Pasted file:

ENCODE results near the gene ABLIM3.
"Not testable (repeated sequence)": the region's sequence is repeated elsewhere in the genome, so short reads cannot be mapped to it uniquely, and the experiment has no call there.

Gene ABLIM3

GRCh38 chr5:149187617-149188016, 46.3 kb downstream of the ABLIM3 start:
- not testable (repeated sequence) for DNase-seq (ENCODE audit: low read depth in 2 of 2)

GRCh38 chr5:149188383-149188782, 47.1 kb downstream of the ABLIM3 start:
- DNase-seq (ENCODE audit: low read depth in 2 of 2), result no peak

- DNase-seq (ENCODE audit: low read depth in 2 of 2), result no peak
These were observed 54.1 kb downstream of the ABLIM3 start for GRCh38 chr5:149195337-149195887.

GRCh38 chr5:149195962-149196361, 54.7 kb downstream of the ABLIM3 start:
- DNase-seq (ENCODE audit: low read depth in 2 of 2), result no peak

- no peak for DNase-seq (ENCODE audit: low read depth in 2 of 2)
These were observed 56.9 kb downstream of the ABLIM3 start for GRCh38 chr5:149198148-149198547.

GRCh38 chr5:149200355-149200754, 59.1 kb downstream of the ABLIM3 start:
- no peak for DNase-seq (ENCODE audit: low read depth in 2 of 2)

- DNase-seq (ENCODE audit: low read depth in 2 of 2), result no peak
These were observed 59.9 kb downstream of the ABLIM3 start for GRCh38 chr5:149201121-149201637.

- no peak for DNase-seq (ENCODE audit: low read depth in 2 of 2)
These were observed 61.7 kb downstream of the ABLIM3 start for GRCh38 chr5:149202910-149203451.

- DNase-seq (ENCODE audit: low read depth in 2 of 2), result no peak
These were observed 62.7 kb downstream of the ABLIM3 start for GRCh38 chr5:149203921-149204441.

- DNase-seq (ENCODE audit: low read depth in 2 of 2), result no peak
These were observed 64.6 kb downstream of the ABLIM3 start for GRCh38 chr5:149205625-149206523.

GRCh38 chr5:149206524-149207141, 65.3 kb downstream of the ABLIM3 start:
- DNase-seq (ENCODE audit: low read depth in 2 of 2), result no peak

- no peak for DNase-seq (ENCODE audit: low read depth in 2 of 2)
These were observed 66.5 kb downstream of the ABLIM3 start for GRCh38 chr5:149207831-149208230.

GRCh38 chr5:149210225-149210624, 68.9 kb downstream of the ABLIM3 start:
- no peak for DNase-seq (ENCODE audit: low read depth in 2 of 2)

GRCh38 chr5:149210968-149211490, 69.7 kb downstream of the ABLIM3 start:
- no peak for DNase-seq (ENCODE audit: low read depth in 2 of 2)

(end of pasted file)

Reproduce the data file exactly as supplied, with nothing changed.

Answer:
ENCODE results near the gene ABLIM3.
"Not testable (repeated sequence)": the region's sequence is repeated elsewhere in the genome, so short reads cannot be mapped to it uniquely, and the experiment has no call there.

Gene ABLIM3

GRCh38 chr5:149187617-149188016, 46.3 kb downstream of the ABLIM3 start:
- not testable (repeated sequence) for DNase-seq (ENCODE audit: low read depth in 2 of 2)

GRCh38 chr5:149188383-149188782, 47.1 kb downstream of the ABLIM3 start:
- DNase-seq (ENCODE audit: low read depth in 2 of 2), result no peak

- DNase-seq (ENCODE audit: low read depth in 2 of 2), result no peak
These were observed 54.1 kb downstream of the ABLIM3 start for GRCh38 chr5:149195337-149195887.

GRCh38 chr5:149195962-149196361, 54.7 kb downstream of the ABLIM3 start:
- DNase-seq (ENCODE audit: low read depth in 2 of 2), result no peak

- no peak for DNase-seq (ENCODE audit: low read depth in 2 of 2)
These were observed 56.9 kb downstream of the ABLIM3 start for GRCh38 chr5:149198148-149198547.

GRCh38 chr5:149200355-149200754, 59.1 kb downstream of the ABLIM3 start:
- no peak for DNase-seq (ENCODE audit: low read depth in 2 of 2)

- DNase-seq (ENCODE audit: low read depth in 2 of 2), result no peak
These were observed 59.9 kb downstream of the ABLIM3 start for GRCh38 chr5:149201121-149201637.

- no peak for DNase-seq (ENCODE audit: low read depth in 2 of 2)
These were observed 61.7 kb downstream of the ABLIM3 start for GRCh38 chr5:149202910-149203451.

- DNase-seq (ENCODE audit: low read depth in 2 of 2), result no peak
These were observed 62.7 kb downstream of the ABLIM3 start for GRCh38 chr5:149203921-149204441.

- DNase-seq (ENCODE audit: low read depth in 2 of 2), result no peak
These were observed 64.6 kb downstream of the ABLIM3 start for GRCh38 chr5:149205625-149206523.

GRCh38 chr5:149206524-149207141, 65.3 kb downstream of the ABLIM3 start:
- DNase-seq (ENCODE audit: low read depth in 2 of 2), result no peak

- no peak for DNase-seq (ENCODE audit: low read depth in 2 of 2)
These were observed 66.5 kb downstream of the ABLIM3 start for GRCh38 chr5:149207831-149208230.

GRCh38 chr5:149210225-149210624, 68.9 kb downstream of the ABLIM3 start:
- no peak for DNase-seq (ENCODE audit: low read depth in 2 of 2)

GRCh38 chr5:149210968-149211490, 69.7 kb downstream of the ABLIM3 start:
- no peak for DNase-seq (ENCODE audit: low read depth in 2 of 2)